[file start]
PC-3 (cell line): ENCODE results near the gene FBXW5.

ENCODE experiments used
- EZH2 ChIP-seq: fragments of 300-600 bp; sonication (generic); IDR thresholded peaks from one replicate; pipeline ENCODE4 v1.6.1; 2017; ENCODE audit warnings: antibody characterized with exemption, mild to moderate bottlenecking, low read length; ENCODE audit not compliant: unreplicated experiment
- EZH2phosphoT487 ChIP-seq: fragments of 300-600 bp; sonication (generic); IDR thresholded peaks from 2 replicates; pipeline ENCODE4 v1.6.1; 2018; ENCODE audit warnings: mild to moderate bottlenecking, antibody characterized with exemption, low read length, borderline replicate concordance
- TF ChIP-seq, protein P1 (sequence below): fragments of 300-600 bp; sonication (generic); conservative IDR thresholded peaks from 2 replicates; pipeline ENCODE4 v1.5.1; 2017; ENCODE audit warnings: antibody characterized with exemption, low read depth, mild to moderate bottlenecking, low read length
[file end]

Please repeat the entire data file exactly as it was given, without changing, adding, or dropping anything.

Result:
PC-3 (cell line): ENCODE results near the gene FBXW5.

ENCODE experiments used
- EZH2 ChIP-seq: fragments of 300-600 bp; sonication (generic); IDR thresholded peaks from one replicate; pipeline ENCODE4 v1.6.1; 2017; ENCODE audit warnings: antibody characterized with exemption, mild to moderate bottlenecking, low read length; ENCODE audit not compliant: unreplicated experiment
- EZH2phosphoT487 ChIP-seq: fragments of 300-600 bp; sonication (generic); IDR thresholded peaks from 2 replicates; pipeline ENCODE4 v1.6.1; 2018; ENCODE audit warnings: mild to moderate bottlenecking, antibody characterized with exemption, low read length, borderline replicate concordance
- TF ChIP-seq, protein P1 (sequence below): fragments of 300-600 bp; sonication (generic); conservative IDR thresholded peaks from 2 replicates; pipeline ENCODE4 v1.5.1; 2017; ENCODE audit warnings: antibody characterized with exemption, low read depth, mild to moderate bottlenecking, low read length